A new type of cookie called a Flash Cookie may not be deleted when a user’s delete their cookie files. These cookies make use of the capabilities in the Adobe Flash plug-in installed on most web browsers and are not stored with other cookie files. Flash Cookies may even replace the cookie files that have been deleted with new ones. Most websites do not even mention the use of such technology in their privacy policies or provide users with a way to opt-out of the service, violating the Fair Information Practice Principles.
Web users should also be aware of the potential for cookie tampering. Session cookies may often include sensitive information that has been inputed by the user into a web form. Such cookies are necessary for carrying out particular types of transactions. However, while login cookies may make use of encryption technology, many session cookies do not, leaving personally identifiable information vulnerable to hijacking.
Managing Cookies as a Web User
A web user concerned about their privacy has a few options.
Opt-out of third-party cookies– Many advertisers offer an opt-out option by allowing users to download an opt-out cookie. However there are several major advertisers for which cookies may have to be downloaded to prevent tracking activities. If a user makes use of multiple browsers, the process must be completed for each one.
Managing Cookies and Privacy Preferences as a Website Owner
Allow users to opt-out of third-party cookies– The Fair Information Practice Principle of Consent deals with a user’s right to decide how and where their information is used. Providing an opt-out option complies with this principle.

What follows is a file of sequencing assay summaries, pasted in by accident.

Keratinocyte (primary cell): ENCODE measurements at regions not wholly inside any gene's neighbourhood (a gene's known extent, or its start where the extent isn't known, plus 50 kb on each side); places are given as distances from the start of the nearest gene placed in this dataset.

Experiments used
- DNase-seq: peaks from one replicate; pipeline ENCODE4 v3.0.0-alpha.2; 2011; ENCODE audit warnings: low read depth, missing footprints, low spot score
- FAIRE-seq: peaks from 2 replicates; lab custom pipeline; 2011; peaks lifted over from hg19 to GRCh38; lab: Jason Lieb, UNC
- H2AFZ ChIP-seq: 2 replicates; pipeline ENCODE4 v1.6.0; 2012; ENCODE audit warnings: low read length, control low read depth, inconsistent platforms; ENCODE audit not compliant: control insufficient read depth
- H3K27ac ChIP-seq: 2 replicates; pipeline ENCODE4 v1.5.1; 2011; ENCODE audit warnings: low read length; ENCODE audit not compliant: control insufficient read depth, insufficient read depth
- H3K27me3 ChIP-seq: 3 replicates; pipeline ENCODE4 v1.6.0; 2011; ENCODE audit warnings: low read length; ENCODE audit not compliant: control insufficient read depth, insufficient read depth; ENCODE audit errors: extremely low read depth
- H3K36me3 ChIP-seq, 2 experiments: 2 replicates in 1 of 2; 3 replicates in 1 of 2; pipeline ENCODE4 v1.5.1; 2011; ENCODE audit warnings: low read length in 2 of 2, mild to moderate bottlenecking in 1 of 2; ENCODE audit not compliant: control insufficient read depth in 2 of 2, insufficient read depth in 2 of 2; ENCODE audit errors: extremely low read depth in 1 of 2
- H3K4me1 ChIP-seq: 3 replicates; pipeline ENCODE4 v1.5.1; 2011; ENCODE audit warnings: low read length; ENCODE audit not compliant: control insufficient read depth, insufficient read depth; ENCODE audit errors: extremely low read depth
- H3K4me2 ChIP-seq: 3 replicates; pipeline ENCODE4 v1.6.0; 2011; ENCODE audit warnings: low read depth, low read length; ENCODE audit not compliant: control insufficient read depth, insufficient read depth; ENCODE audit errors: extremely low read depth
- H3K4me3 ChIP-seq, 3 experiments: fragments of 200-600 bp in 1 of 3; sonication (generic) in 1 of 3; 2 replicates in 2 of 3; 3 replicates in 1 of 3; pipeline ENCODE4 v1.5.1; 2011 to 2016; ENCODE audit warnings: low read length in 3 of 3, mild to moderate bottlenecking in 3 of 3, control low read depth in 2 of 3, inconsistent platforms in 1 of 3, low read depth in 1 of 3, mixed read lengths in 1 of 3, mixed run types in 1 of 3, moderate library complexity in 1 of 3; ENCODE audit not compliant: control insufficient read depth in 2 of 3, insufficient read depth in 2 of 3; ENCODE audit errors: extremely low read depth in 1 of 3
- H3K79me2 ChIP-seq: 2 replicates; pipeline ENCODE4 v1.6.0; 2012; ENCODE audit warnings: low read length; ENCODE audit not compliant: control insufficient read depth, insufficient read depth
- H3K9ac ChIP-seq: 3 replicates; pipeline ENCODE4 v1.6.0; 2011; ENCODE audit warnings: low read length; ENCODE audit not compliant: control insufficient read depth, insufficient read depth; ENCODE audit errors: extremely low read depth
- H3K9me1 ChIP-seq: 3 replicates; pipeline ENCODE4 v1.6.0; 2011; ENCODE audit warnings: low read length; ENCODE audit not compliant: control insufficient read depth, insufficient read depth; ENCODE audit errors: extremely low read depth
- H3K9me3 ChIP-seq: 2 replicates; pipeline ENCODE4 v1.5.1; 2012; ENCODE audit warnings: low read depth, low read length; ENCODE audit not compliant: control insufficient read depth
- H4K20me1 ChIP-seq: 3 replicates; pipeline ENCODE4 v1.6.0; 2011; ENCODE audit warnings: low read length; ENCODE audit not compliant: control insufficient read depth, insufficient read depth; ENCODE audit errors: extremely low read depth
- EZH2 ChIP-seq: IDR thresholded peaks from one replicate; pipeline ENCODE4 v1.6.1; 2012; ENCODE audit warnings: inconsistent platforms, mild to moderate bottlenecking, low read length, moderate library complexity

Encryption–Use encryption technology for all cookies, which includes session cookies. This prevents a user’s sensitive information from unauthorized access by hijackers. As the collector and maintainer of an individual’s personal data, an entity is responsible for the protection of their information.
Cookies have become an essential part of web browsing. While the reasons behind the use of the cookie (user preferences, session management, maintaining accurate web traffic records) are not inherently problematic in terms of privacy, the ability of a cookie to track user activity can be considered invasive. Making sure users are aware of the use of first and third party cookies as well as providing options for managing and opting out of such cookies puts some of the control back in the consumer’s hands. Web users should be continually aware of how and where their information is being used and take preventive measures to avoid any unnecessary disclosures.
CIPP Candidate Preparation
In preparation for the Certified Information Privacy Professional exam, a privacy professional should be comfortable with topics related to this post including:
- Online Privacy: “Online identification Mechanisms” (Foundations: III.B.g.i)